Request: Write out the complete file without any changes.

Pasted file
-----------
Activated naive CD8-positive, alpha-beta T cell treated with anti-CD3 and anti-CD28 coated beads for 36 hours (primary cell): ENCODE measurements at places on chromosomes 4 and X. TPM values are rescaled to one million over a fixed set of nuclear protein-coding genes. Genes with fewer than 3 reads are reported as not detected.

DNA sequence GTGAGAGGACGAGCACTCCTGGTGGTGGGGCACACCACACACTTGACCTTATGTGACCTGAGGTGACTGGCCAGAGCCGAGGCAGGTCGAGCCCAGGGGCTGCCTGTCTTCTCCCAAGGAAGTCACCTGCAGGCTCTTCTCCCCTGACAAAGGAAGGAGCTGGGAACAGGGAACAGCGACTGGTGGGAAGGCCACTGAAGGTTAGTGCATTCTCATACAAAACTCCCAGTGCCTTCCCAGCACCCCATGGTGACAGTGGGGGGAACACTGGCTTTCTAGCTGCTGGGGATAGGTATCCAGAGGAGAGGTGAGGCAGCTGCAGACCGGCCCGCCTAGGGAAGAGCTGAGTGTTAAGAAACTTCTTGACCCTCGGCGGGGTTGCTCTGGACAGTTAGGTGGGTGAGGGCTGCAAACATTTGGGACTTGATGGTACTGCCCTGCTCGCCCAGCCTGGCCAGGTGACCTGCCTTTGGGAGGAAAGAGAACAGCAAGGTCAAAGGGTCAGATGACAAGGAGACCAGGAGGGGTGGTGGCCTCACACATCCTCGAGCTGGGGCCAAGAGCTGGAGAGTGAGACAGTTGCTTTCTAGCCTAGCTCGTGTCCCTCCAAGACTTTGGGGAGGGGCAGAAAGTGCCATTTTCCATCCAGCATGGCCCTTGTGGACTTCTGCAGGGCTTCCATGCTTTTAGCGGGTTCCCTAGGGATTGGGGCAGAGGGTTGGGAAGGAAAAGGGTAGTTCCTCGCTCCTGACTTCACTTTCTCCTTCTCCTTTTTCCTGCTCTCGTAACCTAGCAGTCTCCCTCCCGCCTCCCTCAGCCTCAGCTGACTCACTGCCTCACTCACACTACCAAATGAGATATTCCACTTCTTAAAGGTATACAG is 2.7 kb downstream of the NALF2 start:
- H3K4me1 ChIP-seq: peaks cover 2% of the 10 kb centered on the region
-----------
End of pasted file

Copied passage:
Activated naive CD8-positive, alpha-beta T cell treated with anti-CD3 and anti-CD28 coated beads for 36 hours (primary cell): ENCODE measurements at places on chromosomes 4 and X. TPM values are rescaled to one million over a fixed set of nuclear protein-coding genes. Genes with fewer than 3 reads are reported as not detected.

DNA sequence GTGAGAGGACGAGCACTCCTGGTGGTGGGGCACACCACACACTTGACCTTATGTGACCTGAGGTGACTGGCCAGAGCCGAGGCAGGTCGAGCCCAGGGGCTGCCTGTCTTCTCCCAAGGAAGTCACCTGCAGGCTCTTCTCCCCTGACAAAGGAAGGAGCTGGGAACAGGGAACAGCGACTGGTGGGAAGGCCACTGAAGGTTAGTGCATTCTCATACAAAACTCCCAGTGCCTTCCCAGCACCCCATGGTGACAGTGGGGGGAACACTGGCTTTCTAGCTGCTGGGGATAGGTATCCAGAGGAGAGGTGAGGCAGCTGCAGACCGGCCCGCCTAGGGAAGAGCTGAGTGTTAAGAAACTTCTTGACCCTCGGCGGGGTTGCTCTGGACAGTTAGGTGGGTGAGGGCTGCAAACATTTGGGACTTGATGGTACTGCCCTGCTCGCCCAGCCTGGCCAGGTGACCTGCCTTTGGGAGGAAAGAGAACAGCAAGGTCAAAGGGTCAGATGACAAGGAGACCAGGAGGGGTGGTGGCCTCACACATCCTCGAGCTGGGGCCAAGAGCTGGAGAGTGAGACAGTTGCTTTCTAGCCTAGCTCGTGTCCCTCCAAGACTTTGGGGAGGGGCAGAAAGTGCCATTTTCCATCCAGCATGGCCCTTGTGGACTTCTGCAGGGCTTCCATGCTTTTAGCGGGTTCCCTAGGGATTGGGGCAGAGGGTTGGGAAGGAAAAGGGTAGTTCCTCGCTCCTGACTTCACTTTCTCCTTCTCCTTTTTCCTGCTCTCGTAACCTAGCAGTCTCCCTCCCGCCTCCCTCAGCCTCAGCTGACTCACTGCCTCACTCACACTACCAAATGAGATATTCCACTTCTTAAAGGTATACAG is 2.7 kb downstream of the NALF2 start:
- H3K4me1 ChIP-seq: peaks cover 2% of the 10 kb centered on the region